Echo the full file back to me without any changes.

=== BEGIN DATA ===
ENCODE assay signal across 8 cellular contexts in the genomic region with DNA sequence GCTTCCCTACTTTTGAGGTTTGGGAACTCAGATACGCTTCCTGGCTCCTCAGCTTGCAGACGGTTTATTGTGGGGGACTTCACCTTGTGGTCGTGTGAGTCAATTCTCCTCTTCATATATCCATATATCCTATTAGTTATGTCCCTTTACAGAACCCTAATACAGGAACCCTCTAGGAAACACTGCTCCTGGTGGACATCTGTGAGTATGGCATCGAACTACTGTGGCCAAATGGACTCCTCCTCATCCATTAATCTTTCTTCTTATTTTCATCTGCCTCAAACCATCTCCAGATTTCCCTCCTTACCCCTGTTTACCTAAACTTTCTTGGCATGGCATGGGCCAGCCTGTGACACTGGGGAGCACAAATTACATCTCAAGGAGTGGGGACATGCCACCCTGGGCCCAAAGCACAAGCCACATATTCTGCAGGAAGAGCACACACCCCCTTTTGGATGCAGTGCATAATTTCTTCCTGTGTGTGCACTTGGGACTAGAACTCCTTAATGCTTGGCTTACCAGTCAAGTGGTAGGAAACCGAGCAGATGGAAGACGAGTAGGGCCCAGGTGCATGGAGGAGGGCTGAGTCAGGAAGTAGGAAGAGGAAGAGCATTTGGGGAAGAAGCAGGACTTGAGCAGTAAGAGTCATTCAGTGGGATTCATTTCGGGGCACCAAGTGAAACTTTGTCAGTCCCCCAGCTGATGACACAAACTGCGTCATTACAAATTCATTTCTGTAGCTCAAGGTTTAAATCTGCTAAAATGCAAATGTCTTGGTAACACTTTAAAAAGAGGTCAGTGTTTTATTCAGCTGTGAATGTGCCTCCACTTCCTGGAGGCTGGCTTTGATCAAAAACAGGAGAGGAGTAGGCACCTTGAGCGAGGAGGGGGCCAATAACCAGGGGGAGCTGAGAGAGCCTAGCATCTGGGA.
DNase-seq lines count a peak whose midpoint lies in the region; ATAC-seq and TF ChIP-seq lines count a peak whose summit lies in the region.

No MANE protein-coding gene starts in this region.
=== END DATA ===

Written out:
ENCODE assay signal across 8 cellular contexts in the genomic region with DNA sequence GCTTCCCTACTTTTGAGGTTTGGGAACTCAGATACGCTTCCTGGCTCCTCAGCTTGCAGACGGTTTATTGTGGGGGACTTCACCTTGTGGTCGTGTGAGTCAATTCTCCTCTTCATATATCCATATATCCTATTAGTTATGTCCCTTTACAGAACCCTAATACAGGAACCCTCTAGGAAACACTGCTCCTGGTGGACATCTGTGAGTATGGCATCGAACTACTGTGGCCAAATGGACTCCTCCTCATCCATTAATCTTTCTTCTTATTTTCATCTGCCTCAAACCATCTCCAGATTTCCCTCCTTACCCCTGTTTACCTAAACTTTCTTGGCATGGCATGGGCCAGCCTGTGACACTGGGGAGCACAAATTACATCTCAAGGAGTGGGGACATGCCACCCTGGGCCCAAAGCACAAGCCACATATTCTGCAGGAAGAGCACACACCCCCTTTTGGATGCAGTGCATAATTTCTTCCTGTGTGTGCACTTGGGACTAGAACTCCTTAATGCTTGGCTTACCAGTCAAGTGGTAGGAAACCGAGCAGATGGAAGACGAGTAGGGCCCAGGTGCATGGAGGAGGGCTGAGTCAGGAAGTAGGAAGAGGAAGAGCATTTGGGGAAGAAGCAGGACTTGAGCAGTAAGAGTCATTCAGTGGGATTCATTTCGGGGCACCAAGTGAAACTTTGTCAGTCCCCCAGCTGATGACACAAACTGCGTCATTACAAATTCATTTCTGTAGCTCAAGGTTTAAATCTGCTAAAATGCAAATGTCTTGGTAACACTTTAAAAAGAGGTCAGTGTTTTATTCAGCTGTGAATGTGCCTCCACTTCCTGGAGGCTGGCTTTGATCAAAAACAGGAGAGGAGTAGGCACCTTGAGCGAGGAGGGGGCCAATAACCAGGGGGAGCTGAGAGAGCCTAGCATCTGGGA.
DNase-seq lines count a peak whose midpoint lies in the region; ATAC-seq and TF ChIP-seq lines count a peak whose summit lies in the region.

No MANE protein-coding gene starts in this region.